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M05-36

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M05-36  [#permalink]

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New post 15 Sep 2014, 23:26
10
00:00
A
B
C
D
E

Difficulty:

  95% (hard)

Question Stats:

40% (01:12) correct 60% (01:27) wrong based on 181 sessions

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Re M05-36  [#permalink]

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New post 15 Sep 2014, 23:26
Official Solution:


First of all: \(\frac{(\frac{a}{b})}{c}=\frac{a}{bc}\).

(1) \(\frac{a}{c} = 3\). Substitute the value of \(\frac{a}{c}\) in the equation given above: \(\frac{a}{bc}=\frac{3}{b}\). Now, if \(b\) is 1 or 3 then the answer is YES but if \(b\) is some other positive integer then the answer is NO. Not sufficient.

(2) \(a = b + c\). Substitute the value of \(a\) in the equation given above: \(\frac{a}{bc}=\frac{b+c}{bc}=\frac{b}{bc}+\frac{c}{bc}=\frac{1}{c}+\frac{1}{b}\). Now, this expression to be an integer (1) either \(b=c=1\) must be true of \(b=c=2\) must be true, but we are told that given unknowns are distinct, so neither of option is possible. So, \(\frac{1}{c}+\frac{1}{b} \ne \text{integer}\). Sufficient.


Answer: B
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Re M05-36  [#permalink]

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New post 12 Aug 2015, 05:22
what is b=-1 and c=1 i n that case also 1/b+ 1/c= 0 (which is integer) fulfills the condition. So answer should be E
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Re: M05-36  [#permalink]

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New post 12 Aug 2015, 10:13
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fearose wrote:
what is b=-1 and c=1 i n that case also 1/b+ 1/c= 0 (which is integer) fulfills the condition. So answer should be E


b= -1 is not possible since the question says "If a, b, and c are distinct positive integers".
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M05-36  [#permalink]

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New post 09 Oct 2015, 14:53
Bunuel wrote:
If \(a\), \(b\), and \(c\) are distinct positive integers, is \(\frac{(\frac{a}{b})}{c}\) an integer?


(1) \(\frac{a}{c} = 3\)

(2) \(a = b + c\)


Simplifying expression \(\frac{(\frac{a}{b})}{c}\) gives a/bc

Now

Statement 1 : a/c=3

therefore a/bc=3/b, No data related to b is given.

Insufficient

Statement 2 : a=b+c

a/bc=(b+c)/bc=1/b+1/c......(i)

As b and c are distinct. Therefore expression will never be an integer.

Sufficient.

Answer : B
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Re: M05-36  [#permalink]

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New post 30 Oct 2015, 01:55
Statement 1 : sufficient data is not provided.

Statement 2 : (a/b)/c = a/ (b *c)

Now, a = b+c and a,b,c are distinct positive integers,hence ( b*c ) will always be greater than a. Hence result wont be an integer
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Re M05-36  [#permalink]

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New post 20 Jun 2016, 15:39
I think this is a high-quality question and I agree with explanation.
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Re: M05-36  [#permalink]

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New post 22 Oct 2016, 13:10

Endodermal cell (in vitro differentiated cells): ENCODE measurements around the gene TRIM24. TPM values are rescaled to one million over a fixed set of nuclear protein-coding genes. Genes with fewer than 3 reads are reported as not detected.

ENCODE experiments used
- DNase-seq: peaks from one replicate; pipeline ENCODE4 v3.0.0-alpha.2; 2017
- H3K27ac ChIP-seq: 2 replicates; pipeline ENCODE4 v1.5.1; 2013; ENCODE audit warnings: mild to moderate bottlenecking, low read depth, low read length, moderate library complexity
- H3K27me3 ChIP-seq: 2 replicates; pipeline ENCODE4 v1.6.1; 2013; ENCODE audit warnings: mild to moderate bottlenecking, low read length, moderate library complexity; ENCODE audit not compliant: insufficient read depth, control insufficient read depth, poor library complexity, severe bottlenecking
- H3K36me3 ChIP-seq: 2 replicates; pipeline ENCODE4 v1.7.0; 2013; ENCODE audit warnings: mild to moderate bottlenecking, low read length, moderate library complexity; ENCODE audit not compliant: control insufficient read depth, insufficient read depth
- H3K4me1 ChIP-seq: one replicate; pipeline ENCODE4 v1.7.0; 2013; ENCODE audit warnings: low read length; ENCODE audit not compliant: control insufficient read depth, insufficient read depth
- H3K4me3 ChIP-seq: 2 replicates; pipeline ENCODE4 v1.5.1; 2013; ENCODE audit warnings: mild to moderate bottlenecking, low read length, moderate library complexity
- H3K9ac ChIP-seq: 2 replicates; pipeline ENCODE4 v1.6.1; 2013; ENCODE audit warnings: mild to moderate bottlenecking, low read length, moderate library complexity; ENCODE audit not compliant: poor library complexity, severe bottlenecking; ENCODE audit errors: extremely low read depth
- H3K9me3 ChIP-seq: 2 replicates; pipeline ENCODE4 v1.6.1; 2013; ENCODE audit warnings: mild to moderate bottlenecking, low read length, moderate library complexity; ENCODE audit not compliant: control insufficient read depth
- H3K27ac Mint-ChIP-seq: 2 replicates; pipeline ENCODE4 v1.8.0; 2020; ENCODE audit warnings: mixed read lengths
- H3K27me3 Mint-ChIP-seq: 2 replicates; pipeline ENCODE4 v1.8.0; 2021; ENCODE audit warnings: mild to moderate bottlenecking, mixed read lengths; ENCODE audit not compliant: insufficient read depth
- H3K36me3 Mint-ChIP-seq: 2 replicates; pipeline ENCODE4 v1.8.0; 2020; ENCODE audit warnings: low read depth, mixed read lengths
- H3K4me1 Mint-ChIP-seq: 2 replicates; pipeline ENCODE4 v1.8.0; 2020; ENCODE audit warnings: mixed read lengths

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Bunuel,

How did you arrive at this? - "Now, this expression to be an integer (1) either b=c=1 must be true or b=c=2 must be true". Why cant b and c be two distinct positive integers such that their decimal add upto 1? How do you concretely say b=c=1 or b=c=2. How do you rule out other possibilities.

I thought ( even though it may not be possible ), we may have numbers like 1/b = 0.6 & 1/c = 0.4 which add upto 1. I thought we may have such decimals which add upto 1. How do you rule out every such possibility?
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Re M05-36  [#permalink]

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New post 01 Jan 2017, 07:03
I think this is a high-quality question and I agree with explanation.
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Re: M05-36  [#permalink]

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New post 03 Jul 2017, 06:16
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vrgmat wrote:
Bunuel,

How did you arrive at this? - "Now, this expression to be an integer (1) either b=c=1 must be true or b=c=2 must be true". Why cant b and c be two distinct positive integers such that their decimal add upto 1? How do you concretely say b=c=1 or b=c=2. How do you rule out other possibilities.

I thought ( even though it may not be possible ), we may have numbers like 1/b = 0.6 & 1/c = 0.4 which add upto 1. I thought we may have such decimals which add upto 1. How do you rule out every such possibility?


Even I was thinking on the same lines but later on, I tried to figure it out on my own.
Addressing your query:
Two positive fractions will add up to 1, only when they are in this format : 1/x + (x-1)/x i.e. 1/3 + 2/3 or 1/10 + 9/10.
And x & x-1 are co-prime i.e. there is no common factors between them hence they can never be simplified further.
So, if one of the denominator is Integer, other denominator has to be non-integer to add up to 1.
Or, if both the denominators are integer, sum will never be equal to 1.
Hence, for Statement (2), equation : a/bc= 1/c + 1/b will never be Integer if both c & b will be integer.
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Re M05-36  [#permalink]

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New post 14 Jul 2018, 01:20
I think this is a high-quality question and I agree with explanation.
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Re M05-36 &nbs [#permalink] 14 Jul 2018, 01:20
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